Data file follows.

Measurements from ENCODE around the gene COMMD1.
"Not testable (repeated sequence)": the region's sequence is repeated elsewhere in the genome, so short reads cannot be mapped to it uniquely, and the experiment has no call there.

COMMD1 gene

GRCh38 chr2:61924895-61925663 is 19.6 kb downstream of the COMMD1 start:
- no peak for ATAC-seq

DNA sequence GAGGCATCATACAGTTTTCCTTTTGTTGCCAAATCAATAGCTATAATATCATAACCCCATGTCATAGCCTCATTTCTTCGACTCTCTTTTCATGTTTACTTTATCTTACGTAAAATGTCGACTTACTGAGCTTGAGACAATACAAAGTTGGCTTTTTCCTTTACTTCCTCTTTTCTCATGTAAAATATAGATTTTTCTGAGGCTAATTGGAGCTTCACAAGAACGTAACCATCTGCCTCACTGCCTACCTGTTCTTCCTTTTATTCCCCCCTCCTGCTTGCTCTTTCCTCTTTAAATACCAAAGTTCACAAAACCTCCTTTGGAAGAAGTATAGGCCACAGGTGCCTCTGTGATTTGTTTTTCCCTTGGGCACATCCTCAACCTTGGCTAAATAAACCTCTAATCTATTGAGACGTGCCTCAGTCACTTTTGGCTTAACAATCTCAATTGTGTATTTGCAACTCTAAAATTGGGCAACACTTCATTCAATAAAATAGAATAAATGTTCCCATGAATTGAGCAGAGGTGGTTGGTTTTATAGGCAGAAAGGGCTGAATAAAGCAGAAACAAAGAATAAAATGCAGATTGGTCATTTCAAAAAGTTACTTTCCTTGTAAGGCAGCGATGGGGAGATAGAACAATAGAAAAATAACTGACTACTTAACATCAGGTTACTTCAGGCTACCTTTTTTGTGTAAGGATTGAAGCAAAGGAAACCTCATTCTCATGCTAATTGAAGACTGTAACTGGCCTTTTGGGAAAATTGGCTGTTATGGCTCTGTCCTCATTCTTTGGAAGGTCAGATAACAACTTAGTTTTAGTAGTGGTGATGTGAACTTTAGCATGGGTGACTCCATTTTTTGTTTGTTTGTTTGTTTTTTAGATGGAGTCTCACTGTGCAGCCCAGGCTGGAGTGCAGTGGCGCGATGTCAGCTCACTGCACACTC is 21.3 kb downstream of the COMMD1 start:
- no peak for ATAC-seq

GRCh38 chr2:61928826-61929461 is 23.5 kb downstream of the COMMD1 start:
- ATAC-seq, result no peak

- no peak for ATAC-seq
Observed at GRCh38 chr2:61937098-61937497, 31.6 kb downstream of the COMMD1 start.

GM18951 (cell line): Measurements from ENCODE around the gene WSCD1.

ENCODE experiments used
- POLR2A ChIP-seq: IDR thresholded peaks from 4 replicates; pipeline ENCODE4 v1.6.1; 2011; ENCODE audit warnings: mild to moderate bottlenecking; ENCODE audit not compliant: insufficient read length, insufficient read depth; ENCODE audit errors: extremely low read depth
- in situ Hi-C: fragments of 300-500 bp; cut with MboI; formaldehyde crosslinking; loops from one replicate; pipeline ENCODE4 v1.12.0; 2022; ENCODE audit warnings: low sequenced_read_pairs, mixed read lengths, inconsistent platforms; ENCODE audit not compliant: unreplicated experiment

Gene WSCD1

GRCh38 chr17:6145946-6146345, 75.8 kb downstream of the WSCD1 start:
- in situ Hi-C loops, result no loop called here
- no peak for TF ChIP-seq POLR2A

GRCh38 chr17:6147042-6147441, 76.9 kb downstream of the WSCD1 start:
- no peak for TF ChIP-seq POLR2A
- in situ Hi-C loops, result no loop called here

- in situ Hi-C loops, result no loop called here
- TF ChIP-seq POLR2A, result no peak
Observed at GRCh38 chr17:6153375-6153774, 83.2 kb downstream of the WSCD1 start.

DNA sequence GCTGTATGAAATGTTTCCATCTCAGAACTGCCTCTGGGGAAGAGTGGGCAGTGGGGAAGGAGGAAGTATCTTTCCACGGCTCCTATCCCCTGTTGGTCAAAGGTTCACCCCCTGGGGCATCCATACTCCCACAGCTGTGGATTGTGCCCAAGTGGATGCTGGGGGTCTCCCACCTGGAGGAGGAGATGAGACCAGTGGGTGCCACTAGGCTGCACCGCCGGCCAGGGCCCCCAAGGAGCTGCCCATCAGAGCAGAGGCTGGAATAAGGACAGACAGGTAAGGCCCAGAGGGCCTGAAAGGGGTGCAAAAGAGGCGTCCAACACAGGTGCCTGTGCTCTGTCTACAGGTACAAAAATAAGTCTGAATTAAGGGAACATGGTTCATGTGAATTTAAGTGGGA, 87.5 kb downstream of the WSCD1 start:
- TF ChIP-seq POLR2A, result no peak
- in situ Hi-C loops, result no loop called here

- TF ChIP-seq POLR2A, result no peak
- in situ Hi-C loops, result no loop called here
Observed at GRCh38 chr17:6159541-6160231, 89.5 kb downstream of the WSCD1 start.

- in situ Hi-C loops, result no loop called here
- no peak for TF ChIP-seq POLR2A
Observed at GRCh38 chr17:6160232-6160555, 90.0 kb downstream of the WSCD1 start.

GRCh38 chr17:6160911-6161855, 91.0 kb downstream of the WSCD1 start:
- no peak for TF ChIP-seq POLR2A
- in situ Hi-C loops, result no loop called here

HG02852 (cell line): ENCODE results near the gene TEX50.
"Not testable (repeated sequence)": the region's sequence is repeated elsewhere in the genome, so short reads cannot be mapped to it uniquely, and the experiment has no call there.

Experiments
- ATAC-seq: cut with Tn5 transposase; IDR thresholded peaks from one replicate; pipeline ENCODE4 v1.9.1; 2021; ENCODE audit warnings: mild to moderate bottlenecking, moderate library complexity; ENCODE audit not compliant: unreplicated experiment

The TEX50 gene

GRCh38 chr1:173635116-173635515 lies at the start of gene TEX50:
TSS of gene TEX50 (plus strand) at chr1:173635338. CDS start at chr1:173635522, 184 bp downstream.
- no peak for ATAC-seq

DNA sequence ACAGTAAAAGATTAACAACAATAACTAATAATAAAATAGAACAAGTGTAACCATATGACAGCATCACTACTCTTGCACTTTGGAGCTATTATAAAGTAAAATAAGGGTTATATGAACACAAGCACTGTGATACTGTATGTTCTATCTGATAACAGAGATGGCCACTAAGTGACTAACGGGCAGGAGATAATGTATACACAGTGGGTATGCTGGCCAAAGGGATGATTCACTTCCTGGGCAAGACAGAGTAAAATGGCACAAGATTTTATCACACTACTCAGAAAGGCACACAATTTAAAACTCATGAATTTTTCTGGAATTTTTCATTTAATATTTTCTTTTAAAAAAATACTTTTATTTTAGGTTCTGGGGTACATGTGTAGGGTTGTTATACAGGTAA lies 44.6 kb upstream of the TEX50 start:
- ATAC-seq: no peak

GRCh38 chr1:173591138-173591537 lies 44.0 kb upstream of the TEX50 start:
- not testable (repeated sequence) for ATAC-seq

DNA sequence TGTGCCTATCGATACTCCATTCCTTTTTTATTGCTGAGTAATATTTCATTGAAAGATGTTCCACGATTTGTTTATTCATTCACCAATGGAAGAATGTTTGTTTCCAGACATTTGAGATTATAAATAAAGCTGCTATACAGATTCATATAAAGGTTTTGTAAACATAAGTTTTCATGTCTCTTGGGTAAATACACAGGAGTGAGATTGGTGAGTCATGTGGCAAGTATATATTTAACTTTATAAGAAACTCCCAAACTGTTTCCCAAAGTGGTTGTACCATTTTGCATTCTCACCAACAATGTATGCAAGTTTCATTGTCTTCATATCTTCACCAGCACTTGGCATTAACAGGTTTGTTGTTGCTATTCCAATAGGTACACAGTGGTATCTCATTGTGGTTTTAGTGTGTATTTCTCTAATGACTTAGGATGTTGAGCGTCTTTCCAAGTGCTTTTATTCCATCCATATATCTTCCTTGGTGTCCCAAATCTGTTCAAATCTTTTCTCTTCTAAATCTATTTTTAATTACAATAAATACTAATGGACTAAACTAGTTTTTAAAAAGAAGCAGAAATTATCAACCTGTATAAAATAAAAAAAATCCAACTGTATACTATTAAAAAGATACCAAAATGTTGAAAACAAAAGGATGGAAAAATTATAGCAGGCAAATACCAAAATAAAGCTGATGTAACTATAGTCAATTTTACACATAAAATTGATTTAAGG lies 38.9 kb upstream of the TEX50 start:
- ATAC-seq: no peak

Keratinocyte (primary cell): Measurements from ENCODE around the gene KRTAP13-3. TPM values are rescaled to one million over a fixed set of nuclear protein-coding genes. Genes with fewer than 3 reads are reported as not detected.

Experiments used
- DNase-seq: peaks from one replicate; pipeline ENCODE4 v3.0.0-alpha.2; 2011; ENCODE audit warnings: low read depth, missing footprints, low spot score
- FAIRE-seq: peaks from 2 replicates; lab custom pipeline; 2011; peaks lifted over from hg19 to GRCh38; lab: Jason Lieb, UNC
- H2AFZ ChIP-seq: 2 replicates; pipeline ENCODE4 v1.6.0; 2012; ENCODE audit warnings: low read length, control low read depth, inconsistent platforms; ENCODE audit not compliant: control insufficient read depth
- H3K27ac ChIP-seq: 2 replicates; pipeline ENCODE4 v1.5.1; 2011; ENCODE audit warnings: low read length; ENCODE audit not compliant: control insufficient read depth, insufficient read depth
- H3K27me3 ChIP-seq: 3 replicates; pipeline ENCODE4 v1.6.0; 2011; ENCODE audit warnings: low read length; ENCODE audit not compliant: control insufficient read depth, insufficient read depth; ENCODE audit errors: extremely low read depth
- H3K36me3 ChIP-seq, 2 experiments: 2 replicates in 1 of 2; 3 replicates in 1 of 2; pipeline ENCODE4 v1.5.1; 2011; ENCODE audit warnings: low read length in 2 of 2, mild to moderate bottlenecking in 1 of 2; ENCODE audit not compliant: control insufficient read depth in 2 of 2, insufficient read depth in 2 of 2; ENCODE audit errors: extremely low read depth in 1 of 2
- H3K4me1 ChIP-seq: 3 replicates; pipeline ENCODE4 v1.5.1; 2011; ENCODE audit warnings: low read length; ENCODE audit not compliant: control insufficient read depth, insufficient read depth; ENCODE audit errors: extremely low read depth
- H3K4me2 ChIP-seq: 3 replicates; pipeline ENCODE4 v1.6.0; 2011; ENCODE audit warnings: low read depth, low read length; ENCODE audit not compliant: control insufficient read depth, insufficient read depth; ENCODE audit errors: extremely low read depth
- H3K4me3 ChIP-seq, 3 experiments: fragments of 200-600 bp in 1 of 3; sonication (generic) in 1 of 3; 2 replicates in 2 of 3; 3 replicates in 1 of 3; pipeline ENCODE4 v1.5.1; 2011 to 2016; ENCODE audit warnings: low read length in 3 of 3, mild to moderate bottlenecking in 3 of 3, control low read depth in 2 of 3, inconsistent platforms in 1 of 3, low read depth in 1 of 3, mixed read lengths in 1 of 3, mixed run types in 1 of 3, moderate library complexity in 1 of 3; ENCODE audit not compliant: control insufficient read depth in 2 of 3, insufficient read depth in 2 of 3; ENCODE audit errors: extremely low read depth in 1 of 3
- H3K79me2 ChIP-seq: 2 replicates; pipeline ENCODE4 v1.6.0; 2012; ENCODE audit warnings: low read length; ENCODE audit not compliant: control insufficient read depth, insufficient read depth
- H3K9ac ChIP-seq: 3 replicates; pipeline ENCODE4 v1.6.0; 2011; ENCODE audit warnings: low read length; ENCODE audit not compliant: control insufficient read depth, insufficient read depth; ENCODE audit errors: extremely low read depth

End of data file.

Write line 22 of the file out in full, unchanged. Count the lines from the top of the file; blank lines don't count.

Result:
- in situ Hi-C loops, result no loop called here